India's Culture Minister Says Hindi Should Be Made Compulsory in School

14/09/2015 1:45 PM IST | Updated 15/07/2016 8:25 AM IST
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NEW DELHI, INDIA - JUNE 10: Union Tourism Minister Mahesh Sharma arrives to attend Cabinet meeting at PMO office on June 10, 2015 in New Delhi, India. The government has decided to import pulses in large quantities to check rising prices of the commodity. The cabinet also approved Rs.6,000 crore interest free loan to sugar mills to make payments to sugarcane farmers. (Photo by Vipin Kumar/Hindustan Times via Getty Images)

At a time when learning French or German is the rage among school students, Union Minister of Culture Mahesh Sharma told a TV channel that learning Hindi should be made compulsory in schools across the country.

"Hindi is our national language and should be made compulsory in all schools," Sharma told the news channel.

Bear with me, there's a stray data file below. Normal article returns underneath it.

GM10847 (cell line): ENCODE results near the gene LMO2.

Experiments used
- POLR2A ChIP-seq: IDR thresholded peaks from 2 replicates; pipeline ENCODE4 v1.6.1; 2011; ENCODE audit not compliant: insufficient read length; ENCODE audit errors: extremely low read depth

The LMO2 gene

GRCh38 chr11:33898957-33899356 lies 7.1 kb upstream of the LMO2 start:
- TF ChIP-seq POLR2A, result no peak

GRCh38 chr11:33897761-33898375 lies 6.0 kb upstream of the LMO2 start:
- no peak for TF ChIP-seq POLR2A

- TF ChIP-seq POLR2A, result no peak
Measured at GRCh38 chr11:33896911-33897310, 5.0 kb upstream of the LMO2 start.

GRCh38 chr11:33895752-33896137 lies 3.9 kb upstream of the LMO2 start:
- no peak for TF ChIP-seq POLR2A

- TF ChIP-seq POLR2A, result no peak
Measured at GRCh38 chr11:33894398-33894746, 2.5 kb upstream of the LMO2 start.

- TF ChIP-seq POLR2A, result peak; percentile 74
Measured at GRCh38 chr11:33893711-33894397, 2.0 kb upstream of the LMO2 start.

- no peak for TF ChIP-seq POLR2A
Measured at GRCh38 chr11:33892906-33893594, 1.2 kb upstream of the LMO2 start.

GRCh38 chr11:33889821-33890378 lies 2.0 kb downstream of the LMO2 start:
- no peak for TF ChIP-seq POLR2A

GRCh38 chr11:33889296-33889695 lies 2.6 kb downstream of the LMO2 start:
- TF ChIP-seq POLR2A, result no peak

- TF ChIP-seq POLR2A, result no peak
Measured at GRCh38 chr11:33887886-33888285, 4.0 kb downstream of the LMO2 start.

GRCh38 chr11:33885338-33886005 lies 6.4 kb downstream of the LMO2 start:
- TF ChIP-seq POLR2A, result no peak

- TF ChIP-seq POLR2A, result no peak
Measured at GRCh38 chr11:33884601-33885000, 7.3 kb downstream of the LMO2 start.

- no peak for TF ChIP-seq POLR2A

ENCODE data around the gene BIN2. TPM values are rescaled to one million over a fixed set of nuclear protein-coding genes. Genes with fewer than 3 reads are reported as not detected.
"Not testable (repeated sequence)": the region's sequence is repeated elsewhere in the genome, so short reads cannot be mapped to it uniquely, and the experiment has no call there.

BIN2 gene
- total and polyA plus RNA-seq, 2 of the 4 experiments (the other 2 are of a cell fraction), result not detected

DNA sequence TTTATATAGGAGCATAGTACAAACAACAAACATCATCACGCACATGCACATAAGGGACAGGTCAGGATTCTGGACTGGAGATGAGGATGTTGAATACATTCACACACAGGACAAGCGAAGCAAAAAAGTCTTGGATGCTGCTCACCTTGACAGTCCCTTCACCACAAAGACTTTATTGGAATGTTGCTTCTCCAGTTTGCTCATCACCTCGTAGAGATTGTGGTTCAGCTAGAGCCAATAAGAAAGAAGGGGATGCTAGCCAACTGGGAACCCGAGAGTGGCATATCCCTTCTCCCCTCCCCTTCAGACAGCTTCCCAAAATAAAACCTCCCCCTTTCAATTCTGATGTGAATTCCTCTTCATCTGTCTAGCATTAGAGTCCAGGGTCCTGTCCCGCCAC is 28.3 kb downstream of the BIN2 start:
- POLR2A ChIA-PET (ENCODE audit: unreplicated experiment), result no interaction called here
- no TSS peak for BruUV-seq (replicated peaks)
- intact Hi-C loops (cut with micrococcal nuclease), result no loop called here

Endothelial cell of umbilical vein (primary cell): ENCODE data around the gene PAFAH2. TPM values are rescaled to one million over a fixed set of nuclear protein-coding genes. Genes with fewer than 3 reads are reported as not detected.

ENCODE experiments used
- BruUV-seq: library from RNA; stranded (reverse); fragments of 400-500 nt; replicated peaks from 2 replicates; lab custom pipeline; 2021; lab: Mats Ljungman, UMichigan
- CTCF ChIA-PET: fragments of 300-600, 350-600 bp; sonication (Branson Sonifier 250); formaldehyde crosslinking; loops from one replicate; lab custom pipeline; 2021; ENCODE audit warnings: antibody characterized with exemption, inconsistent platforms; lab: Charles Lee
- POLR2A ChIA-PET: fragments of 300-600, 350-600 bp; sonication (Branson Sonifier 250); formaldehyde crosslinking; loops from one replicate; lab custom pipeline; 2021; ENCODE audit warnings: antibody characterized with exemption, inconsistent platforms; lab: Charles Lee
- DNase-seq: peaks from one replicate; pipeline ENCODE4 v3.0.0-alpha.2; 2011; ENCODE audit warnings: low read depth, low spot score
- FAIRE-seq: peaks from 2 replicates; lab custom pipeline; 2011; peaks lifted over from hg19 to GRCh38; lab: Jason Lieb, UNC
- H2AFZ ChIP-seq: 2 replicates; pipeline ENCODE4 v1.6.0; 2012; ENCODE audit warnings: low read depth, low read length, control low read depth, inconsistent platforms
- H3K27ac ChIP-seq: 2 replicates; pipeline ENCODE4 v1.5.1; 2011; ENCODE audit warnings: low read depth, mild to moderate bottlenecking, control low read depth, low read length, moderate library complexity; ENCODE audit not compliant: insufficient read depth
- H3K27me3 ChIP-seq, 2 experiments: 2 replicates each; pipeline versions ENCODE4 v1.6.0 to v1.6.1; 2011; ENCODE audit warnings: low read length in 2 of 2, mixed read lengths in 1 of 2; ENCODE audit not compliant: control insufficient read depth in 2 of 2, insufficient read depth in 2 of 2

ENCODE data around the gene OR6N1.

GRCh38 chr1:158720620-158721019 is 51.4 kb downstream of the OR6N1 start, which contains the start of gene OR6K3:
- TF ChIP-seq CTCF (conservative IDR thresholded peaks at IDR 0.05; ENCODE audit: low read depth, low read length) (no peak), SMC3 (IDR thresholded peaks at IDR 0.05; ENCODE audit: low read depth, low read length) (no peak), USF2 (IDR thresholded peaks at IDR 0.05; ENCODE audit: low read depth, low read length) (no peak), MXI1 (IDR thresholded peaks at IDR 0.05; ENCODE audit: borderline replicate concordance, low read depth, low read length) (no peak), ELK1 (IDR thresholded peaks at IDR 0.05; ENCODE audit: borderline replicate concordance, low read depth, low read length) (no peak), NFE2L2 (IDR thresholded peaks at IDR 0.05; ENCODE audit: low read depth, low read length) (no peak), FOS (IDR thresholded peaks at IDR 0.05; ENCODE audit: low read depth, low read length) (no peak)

But last week, Sharma had said that he was not against English. "I am not against English. All I am submitting is that if the Japanese, the French and the Russians can read their history in their respective languages, why can’t we do the same in Hindi? Today, you give an option of reading German to students, but it should not be at the cost of our own language. Students should learn everything but not at the cost of Sanskrit or Hindi," he had said.

Read: What Is 'Cultural Cleansing'? Minister Of Culture Mahesh Sharma Explains

"It is a matter of embarrassment that when an Indian student goes abroad and is asked to recite a Sanskrit couplet but fails to do so", Sharma said. In fact, according to The Telegraph, during a meeting with leaders of the Rashtriya Swayamsevak Sangh (RSS) it was decided that all RSS wings would work together to make "key changes" in education and culture.

Now, more and more leaders are coming out in support of ensuring that Hindi is learnt by school children across the country.

Pon Radhakrishnan, senior BJP politician, lawyer and Minister of State for Road Transport, Highways and Shipping, said that "he is ashamed" for not having learnt Sanskrit but that the new generation should. Speaking in favour of Hindi, Radhakrishnan, who is from Tamil Nadu, added that if people from Andhra Pradesh and Kerala could learn Hindi, there he saw no reason why Tamilians couldn't.

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